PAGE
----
Frankfurt Airport has been in existence since 1936 and has the IATA code FRA.
Usually featured in the Top Ten of Europe’s busiest airports is Leonardo da Vinci-Fiumicino Airport outside Rome, Italy. Located near the town of Fiumicino, approximately 21 miles (34 km) from Rome, the airport occupies 16 square kilometres, making it fairly small by international standards. However, Rome’s major airport won the 2022 “Best Airport” award from the Airports Council International for the third year in a row.
Serving more than 40 million passengers a year with flights to over 230 destinations in sixty countries, Leonardo da Vinci Airport was once a hub of operations for the now defunct Alitalia Airlines but continues to be successful since its official opening in 1961 despite the loss of the national flag bearer’s business.
There is a non-stop train from the Leonardo da Vinci Airport to central Rome’s Roma Termini station, with local trains providing links to other towns in the region.
Leonardo de Vinci Airport is designated FCO by IATA.
Carrying more than 31 million passengers annually, Humberto Delgado Airport is, by some distance, the busiest airport in Portugal. Most commonly referred to simply as Lisbon Airport, it is the main gateway to Portugal and an important hub for flights to and from Brazil, South America, and Africa.
Portuguese flag carrier – TAP Air Portugal – is a key airline at the airport, but it is also used extensively by many of the world’s biggest airlines and a multitude of budget airlines, including Easy Jet and Ryanair. Despite a high volume of passenger turnover, Lisbon Airport has often been criticised for being congested. There has been talk of building a new airport for decades.
Located just a few miles outside the city of Lisbon, the airport is easily and quickly reached by car or on the direct Metro (subway) line. Humberto Delgado Airport bears the IATA code LIS.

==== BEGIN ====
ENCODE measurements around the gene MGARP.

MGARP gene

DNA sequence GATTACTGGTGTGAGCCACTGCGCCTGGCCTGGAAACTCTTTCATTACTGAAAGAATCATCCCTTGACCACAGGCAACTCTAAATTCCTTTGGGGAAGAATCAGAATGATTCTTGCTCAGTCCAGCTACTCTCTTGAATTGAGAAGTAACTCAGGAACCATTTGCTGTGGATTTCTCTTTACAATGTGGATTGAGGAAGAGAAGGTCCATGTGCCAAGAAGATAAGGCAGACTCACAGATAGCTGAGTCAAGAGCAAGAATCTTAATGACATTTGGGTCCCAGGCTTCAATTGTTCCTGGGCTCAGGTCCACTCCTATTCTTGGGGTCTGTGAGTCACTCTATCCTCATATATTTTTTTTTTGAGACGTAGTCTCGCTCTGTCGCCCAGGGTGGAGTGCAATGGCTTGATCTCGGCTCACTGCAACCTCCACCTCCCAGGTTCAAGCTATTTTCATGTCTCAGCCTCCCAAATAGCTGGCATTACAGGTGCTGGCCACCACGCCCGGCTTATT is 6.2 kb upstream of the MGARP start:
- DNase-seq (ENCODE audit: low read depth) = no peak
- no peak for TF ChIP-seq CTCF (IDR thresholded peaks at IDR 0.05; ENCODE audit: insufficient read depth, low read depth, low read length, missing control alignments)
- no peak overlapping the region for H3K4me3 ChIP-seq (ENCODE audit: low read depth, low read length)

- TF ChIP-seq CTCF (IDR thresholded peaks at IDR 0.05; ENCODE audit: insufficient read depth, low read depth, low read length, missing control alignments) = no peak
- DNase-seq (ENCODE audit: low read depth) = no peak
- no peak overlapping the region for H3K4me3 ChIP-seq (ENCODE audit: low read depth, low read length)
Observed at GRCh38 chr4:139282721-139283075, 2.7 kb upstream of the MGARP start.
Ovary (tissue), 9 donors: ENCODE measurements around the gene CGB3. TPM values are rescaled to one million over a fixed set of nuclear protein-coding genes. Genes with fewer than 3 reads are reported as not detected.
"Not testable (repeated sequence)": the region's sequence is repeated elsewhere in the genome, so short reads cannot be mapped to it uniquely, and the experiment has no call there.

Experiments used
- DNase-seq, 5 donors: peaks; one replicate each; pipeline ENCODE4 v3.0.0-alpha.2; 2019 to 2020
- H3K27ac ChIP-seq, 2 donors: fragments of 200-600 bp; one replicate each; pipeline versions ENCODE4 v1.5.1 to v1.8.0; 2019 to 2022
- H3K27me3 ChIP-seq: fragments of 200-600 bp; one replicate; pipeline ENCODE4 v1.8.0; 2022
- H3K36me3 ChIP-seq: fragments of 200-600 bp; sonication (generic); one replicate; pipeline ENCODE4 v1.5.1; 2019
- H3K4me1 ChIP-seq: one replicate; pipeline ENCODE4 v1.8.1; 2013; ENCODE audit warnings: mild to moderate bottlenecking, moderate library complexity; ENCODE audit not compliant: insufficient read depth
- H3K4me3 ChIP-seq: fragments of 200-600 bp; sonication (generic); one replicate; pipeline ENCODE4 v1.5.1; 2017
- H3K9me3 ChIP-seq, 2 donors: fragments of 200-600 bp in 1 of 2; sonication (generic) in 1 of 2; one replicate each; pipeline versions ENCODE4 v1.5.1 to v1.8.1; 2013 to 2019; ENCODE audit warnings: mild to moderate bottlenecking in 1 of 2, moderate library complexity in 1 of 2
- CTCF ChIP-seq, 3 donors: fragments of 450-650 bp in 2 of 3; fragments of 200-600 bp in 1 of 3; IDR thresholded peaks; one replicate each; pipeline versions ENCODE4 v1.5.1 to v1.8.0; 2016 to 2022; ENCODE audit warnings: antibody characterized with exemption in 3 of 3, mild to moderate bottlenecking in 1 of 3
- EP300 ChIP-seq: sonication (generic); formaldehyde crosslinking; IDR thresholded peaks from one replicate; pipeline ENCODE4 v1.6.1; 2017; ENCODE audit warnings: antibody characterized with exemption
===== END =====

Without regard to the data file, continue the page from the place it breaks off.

Just 11 miles (18 km) southeast of the capital city lies Vienna International Airport, the country’s biggest and busiest airport. Many of the major European airlines operate out of Vienna Airport, as do several intercontinental companies, but only Austria Airlines runs flights to North America.
Originally a military air base, when first opened in 1938, Vienna Airport was commandeered by occupying British forces in 1945 and renamed RAF Schwechat. Today, the airport remains relatively small, with its four terminals housed in one building. Despite its small size, Vienna Airport is efficiently run and caters to around 30,000 passengers per year.
Vienna International Airport is well served by trains, buses, shuttles, and taxis, as well as the S7 S-Bahn, which runs to Vienna’s city centre. Vienna Airport has the IATA designation code VIE.
Sweden’s most important airport is Stockholm-Arlanda Airport, located 23 miles (37 km) north of Stockholm’s capital city. The airport was originally used purely for practice flights when it opened in 1959 and wasn’t officially opened until 1962.
From day one, Stockholm Airport was used for intercontinental flights as it possessed Sweden’s only suitable runways at the time. Today, the airport is a hub for Nordic Airlines and operates domestic and international flights, handling an average of 26 million passengers annually.
Despite its distance from the centre of Stockholm, the airport is easily reached via the Arlanda Express train, which operates a service every fifteen minutes.
Stockholm Airport has four terminal buildings (although only three are currently in use), and the airport bears the IATA code ARN.
EU Airport Changes
Changes are happening in European air travel, and new rules and regulations are coming into effect in the coming years. The European Union is currently rolling out the European Travel Information and Authorisation System (ETIAS), and this will soon be a mandatory requirement for non-EU passport holders using any European Union airport.
EU citizens can and will be allowed to fly to and between EU member states with an ordinary passport, but nationals of countries outside the EU will need to have applied for (and received) ETIAS approval before any journey can be undertaken.
The ETIAS requirement will also apply to visitors wishing to enter a Schengen Area member state, but many of these foreign visitors may also require a Schengen Visa before being allowed to enter the Schengen Area. Whether an ETIAS alone will suffice or a Schengen Visa is also required will depend on the nationality of the arriving visitors and whether or not their home country currently enjoys visa-free access to Europe or a visa to visit is required.